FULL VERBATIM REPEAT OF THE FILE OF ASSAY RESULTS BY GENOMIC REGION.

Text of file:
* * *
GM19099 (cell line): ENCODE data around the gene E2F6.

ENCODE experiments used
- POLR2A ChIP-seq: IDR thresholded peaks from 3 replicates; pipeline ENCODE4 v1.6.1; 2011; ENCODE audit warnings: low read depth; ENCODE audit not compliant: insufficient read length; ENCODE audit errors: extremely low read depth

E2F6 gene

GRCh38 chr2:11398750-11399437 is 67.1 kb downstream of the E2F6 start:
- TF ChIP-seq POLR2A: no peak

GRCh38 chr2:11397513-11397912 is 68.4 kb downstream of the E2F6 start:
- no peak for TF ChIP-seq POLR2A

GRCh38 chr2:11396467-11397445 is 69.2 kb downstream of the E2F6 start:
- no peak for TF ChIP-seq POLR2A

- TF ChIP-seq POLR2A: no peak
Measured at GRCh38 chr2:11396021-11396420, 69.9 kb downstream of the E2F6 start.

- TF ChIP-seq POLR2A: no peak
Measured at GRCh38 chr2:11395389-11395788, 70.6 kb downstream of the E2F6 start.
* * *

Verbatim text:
GM19099 (cell line): ENCODE data around the gene E2F6.

ENCODE experiments used
- POLR2A ChIP-seq: IDR thresholded peaks from 3 replicates; pipeline ENCODE4 v1.6.1; 2011; ENCODE audit warnings: low read depth; ENCODE audit not compliant: insufficient read length; ENCODE audit errors: extremely low read depth

E2F6 gene

GRCh38 chr2:11398750-11399437 is 67.1 kb downstream of the E2F6 start:
- TF ChIP-seq POLR2A: no peak

GRCh38 chr2:11397513-11397912 is 68.4 kb downstream of the E2F6 start:
- no peak for TF ChIP-seq POLR2A

GRCh38 chr2:11396467-11397445 is 69.2 kb downstream of the E2F6 start:
- no peak for TF ChIP-seq POLR2A

- TF ChIP-seq POLR2A: no peak
Measured at GRCh38 chr2:11396021-11396420, 69.9 kb downstream of the E2F6 start.

- TF ChIP-seq POLR2A: no peak
Measured at GRCh38 chr2:11395389-11395788, 70.6 kb downstream of the E2F6 start.